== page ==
The ability to draw their own districts so that they favor the party in power has long been an expectation and tradition for politicians in Indiana and elsewhere across the country.

Elections matter. When one party takes control of the legislative process by winning more seats than the opposing party, it has power to wield in a number of ways. One significant way is that the party in control during the legislative session following a U.S. Census can draw state and congressional maps that give it an advantage in upcoming elections.

It’s called gerrymandering. The advantage comes, for example, when a controlling party draws political boundaries in ways that maximize its voting blocs by packing opposing voters into a few tight districts while spreading out its friendly voters to other districts so that they have more impact on election totals. Creative map-drawing ultimately helps a party produce more favorable districts than unfavorable, even though an area might be evenly divided in terms of traditional voter preferences.

Although many in politics view the practice as unfair, others think that’s how it should be, even when a party chooses to use the power to reduce the influence of ethnic and racial communities as well as an opposing party.

There are ways to avoid the political mischief that goes into creating district maps and gives a party more power than it actually deserves.

Redistricting done by an independent commission that focuses on the principles of fairness and voter equality would be the most public-spirited approach. Unfortunately, too many politicians are unwilling to adhere to those principles when it means giving up some of the power with which they’ve become accustomed.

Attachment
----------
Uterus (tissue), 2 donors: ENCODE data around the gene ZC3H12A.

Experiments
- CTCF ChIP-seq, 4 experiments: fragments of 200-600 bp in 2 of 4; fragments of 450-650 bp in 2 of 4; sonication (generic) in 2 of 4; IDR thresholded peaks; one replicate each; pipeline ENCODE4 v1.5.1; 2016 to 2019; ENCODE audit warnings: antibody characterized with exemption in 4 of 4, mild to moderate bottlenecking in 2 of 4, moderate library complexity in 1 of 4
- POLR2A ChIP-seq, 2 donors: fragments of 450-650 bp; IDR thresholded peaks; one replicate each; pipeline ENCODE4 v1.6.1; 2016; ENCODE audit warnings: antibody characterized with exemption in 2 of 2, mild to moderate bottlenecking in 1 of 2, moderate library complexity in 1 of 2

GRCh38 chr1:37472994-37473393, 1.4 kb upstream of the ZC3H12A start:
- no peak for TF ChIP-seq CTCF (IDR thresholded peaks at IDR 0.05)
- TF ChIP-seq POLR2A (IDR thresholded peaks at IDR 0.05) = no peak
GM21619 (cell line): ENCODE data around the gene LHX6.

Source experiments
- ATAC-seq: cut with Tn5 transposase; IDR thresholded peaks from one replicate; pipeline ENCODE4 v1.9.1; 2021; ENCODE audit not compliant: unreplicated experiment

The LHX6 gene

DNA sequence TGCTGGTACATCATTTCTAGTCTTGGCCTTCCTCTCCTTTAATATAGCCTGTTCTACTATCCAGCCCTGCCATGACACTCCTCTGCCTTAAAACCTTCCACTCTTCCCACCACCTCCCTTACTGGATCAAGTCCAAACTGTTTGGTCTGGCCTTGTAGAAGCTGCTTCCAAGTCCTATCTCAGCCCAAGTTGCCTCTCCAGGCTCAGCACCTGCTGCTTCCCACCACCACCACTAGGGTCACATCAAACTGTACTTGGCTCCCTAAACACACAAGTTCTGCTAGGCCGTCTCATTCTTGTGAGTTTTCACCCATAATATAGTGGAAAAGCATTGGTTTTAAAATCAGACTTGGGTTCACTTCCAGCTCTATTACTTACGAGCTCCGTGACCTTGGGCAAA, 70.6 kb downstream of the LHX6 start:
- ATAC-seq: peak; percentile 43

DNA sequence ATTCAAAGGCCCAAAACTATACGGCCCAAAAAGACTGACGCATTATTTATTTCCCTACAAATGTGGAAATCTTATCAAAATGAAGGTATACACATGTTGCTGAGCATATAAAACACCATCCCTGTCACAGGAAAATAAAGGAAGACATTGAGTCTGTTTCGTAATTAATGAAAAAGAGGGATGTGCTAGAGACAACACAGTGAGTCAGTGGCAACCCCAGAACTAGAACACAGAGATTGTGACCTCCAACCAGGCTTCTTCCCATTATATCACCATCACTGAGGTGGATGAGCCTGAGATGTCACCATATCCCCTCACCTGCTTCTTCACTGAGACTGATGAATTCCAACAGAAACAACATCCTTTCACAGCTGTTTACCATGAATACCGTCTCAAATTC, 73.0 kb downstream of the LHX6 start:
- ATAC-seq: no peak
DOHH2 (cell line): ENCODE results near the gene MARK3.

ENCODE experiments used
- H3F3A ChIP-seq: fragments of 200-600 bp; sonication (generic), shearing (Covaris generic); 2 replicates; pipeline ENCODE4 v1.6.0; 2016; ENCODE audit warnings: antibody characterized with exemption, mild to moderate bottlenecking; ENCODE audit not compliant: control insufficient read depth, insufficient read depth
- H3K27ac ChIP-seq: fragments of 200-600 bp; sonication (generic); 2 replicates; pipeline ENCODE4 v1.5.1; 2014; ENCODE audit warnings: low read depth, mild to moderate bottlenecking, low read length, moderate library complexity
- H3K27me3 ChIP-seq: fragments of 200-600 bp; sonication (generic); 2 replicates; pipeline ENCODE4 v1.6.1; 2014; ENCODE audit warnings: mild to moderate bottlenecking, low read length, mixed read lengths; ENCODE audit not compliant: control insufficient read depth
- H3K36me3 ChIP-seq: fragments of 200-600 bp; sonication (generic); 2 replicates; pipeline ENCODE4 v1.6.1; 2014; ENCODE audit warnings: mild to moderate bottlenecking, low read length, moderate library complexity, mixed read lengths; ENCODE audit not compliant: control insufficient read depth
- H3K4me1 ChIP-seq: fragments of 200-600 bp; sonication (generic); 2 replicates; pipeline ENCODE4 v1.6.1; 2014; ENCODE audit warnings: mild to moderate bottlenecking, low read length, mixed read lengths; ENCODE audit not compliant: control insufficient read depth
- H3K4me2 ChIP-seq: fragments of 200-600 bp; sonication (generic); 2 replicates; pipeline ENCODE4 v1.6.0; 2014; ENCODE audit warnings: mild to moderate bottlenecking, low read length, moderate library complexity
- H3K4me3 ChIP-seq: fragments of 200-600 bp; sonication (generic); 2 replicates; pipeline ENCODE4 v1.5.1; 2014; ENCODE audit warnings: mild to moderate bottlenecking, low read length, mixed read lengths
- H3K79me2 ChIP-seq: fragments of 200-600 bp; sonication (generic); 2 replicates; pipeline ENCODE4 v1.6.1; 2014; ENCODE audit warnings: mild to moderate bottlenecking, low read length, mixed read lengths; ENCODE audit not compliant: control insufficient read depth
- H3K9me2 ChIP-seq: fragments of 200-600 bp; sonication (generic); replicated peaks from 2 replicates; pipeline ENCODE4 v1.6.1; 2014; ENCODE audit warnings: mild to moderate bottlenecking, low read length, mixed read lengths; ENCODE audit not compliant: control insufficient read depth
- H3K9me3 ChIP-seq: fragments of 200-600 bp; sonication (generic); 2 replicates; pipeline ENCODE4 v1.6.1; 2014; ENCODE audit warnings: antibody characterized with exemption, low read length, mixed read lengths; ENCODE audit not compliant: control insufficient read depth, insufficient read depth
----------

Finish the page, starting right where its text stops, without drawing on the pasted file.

Indiana finds itself in that situation. While there is considerable bipartisan support for an independent redistricting commission, reaching a consensus on the details has been difficult. And with the Republican Party holding super majorities in the legislature as well the governor’s office, the GOP isn’t exactly a party willing to change something that could erode its lock on state politics.

Gerrymandering goes on in almost every state. Both Republicans and Democrats do it, although the GOP has mastered the practice and turned it into a national strategy to control political power even though it doesn’t necessarily have the majority support of voting Americans.

Federal courts stepped in to strike down a number of extreme instances of gerrymandering in several states. But the U.S. Supreme Court recently declined to uphold lower court decisions, ruling 5-4 that states have the right to map districts as they see fit and challenges to gerrymandering are problems for the states to decide.

The only remedy now is for voters to step in and demand changes that restore fairness in elections. The extreme instances of gerrymandering that demonstrate gross unfairness should be challenged by fair-minded politicians and voters. The practice won’t change until voters demand that it change. It needs to be an issue in every campaign, and voters need to know where their elected legislative and state officials stand on ensuring representation is determined fairly and independently.

Today, the politicians have control and can choose their voters. That process needs to be reversed so that voters are in control.
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